Friday, November 30, 2012
The episode is better than the last several episodes. A running theme seemed to be that every guest-actor was going to be guilty of some crime apart from which ever ones tied in to the Dr. Watson sub plot of the moment. At least in this episode you do have some people that aren't guilty of anything. There are also some good moments of Holmes really showing off his deductive skills such as noticing the differences in the picture placements on a wall and how they are positioned in a photograph. Sadly, there are also some clunky scenes just to play off later. Such as his honing his observation and memorization skills by following multiple television shows at a time. Impressive by itself and serves as showing how he is different from the rest of us. But, it becomes a little heavy handed when it becomes an actual plot point later on. Just as when Edelstein talks about loving crossword puzzles, what could have been just a nice little personality quirk instead becomes a central detail. It keeps the show from being a bit more organic and naturally flowing as everything is too plot centric. There is a bit of humor in the teasing of sexual tension between her and Holmes as that was an ongoing theme and subplot of House.
A plus in the show is that it at least is taking some advantage of the format. Liu's Watson is portrayed as being capable and good at what she does and a strong character in the face of Holmes' overbearing. The problem with any adaptation of Sherlock Holmes is the Watson Problem. In the stories, Watson serves a specific purpose. His character can be a little bland as he's the narrator, the reader's eyes to the story and Holmes. Doyle does a good job in delineating Watson's character better than many such narrators, even others written by Doyle. Still, once you develop Holmes for tv, plays, movies, you don't need Watson for that purpose. The camera serves as narrator. Watson needs to be developed fully and equally as a character. There's still no reason for the character to be an Asian female, but they do a good job with her as a character. She shows the required will, intellect and backbone that is needed to make the relationship credible. Likewise, Miller's Holmes allows a bit more vulnerability and humanity to peak through the more frustrating aspects of the character. It's doled out to the viewers a little bit each time, much as we'd get those odd moments and flashes of humanity and humor in the books. What's missing is the sense of joy that Holmes gets from having a problem to solve.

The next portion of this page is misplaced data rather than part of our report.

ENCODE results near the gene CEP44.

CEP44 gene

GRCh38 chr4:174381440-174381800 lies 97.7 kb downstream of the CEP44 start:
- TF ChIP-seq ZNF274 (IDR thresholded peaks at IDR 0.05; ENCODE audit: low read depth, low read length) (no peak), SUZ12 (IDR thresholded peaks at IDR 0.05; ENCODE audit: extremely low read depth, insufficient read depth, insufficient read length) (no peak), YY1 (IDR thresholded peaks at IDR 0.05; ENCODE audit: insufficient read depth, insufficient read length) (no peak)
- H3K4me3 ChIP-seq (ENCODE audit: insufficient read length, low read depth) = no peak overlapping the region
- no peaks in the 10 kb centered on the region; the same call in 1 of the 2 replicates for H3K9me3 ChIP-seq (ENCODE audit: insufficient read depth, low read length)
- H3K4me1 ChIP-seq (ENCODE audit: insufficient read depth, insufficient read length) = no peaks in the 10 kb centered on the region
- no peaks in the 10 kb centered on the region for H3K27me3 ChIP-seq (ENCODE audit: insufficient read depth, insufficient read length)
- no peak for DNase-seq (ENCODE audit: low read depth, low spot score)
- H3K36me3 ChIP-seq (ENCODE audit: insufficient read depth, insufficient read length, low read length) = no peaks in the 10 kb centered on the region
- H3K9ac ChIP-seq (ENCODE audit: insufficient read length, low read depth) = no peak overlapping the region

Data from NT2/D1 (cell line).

Otherwise, the show is still in shake-down mode. As a mystery procedural it's mediocre. Which would be fine if the characters and various relationships had a little more spark and variety to them instead of flatly serious the whole time. You can have the characters be more serious and one note most of the time if the drama of the crimes and suspects are appropriately strong. It has yet to truly find that balance.